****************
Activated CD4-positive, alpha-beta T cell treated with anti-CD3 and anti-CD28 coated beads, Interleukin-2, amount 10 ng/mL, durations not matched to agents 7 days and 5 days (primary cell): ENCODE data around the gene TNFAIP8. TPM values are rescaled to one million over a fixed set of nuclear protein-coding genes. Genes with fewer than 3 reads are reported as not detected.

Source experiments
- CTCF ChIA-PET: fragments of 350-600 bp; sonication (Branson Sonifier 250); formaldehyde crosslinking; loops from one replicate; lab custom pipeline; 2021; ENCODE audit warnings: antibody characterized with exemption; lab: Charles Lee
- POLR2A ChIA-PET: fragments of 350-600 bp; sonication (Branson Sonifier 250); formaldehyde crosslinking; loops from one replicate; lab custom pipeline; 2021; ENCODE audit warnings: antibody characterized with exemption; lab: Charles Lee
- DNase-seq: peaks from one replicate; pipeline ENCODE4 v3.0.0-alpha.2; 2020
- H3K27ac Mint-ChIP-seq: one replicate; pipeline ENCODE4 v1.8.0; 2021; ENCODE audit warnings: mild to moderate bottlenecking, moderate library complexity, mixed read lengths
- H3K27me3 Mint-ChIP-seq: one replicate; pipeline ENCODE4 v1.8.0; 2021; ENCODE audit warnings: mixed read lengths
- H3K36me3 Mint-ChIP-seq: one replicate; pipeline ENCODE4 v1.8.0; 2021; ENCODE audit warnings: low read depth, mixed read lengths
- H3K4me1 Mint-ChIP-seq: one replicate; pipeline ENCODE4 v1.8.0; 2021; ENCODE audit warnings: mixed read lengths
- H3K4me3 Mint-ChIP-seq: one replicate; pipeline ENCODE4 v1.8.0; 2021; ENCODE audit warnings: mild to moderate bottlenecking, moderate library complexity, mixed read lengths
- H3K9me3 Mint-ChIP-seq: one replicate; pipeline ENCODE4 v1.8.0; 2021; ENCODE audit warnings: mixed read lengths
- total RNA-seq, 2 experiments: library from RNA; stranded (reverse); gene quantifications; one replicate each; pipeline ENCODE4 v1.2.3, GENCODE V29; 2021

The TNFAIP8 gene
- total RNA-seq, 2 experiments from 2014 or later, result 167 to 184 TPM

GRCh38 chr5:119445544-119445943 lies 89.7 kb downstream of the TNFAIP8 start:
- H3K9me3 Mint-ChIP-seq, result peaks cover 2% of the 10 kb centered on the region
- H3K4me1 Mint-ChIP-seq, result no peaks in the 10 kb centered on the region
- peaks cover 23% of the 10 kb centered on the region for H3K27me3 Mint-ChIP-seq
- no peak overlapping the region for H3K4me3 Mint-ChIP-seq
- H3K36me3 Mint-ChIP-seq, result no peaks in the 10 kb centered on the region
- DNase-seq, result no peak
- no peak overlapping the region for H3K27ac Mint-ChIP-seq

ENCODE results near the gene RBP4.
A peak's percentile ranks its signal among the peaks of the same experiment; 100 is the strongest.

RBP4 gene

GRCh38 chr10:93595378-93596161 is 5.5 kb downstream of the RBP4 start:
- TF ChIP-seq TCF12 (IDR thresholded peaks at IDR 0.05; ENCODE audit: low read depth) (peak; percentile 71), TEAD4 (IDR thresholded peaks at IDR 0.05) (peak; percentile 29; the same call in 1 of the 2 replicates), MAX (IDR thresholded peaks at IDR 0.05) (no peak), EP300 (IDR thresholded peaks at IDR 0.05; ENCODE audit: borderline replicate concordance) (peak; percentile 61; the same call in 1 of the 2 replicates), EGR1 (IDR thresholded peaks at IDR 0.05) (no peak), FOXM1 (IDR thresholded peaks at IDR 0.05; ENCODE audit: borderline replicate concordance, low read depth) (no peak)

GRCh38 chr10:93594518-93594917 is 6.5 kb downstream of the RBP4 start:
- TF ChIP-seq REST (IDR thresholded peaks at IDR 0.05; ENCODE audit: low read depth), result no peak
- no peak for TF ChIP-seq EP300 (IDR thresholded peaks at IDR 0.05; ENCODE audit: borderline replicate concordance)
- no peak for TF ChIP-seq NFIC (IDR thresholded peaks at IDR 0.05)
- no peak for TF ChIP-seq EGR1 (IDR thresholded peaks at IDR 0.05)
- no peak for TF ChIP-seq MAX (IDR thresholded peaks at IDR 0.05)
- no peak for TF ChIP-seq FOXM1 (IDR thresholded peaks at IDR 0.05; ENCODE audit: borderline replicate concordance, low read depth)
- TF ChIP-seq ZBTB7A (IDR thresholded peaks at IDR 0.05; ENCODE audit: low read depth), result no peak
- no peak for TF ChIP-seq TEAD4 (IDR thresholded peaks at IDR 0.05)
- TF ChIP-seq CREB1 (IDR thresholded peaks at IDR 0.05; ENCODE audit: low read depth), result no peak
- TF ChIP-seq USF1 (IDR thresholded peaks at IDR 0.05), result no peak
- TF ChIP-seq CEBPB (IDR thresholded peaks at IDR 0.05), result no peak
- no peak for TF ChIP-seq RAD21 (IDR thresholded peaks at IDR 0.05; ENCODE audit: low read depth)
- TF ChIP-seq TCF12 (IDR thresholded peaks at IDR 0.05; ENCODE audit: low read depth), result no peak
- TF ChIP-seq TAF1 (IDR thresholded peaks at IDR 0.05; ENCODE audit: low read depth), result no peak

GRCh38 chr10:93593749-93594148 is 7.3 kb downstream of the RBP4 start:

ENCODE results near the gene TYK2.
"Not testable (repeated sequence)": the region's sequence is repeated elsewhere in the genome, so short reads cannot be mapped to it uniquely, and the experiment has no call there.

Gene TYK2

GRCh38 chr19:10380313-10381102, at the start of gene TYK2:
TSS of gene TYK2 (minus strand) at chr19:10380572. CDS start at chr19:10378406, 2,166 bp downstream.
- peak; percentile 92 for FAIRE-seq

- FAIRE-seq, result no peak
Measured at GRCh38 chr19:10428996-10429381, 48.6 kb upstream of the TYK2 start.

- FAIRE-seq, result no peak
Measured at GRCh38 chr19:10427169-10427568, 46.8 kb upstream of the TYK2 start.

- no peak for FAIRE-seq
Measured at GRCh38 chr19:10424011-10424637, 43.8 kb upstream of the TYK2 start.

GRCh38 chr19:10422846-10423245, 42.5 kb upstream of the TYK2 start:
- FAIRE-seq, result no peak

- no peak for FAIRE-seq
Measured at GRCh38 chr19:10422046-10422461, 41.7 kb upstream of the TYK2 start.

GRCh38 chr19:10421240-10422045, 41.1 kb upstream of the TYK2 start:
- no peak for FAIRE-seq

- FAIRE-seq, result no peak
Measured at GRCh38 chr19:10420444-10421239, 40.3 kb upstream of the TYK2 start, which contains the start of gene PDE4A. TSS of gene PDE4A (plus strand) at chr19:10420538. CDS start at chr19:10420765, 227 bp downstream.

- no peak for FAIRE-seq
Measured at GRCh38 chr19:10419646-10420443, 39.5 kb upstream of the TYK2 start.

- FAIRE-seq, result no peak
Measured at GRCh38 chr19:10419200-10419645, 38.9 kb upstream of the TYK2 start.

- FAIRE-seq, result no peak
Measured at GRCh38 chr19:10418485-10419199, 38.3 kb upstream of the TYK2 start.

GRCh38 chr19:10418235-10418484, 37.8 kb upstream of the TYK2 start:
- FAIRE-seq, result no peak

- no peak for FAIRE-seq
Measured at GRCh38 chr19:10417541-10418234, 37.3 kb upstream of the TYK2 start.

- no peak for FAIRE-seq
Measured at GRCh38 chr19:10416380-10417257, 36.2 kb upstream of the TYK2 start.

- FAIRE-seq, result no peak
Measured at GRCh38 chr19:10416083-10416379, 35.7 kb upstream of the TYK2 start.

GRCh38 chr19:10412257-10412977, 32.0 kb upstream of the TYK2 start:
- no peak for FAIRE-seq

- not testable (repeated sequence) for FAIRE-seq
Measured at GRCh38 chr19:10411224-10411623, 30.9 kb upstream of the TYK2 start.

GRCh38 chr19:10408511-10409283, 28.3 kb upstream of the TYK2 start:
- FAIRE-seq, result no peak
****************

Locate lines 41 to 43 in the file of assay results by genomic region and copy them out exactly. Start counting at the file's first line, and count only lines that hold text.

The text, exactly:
- TF ChIP-seq TCF12 (IDR thresholded peaks at IDR 0.05; ENCODE audit: low read depth), result no peak
- TF ChIP-seq TAF1 (IDR thresholded peaks at IDR 0.05; ENCODE audit: low read depth), result no peak

GRCh38 chr10:93593749-93594148 is 7.3 kb downstream of the RBP4 start: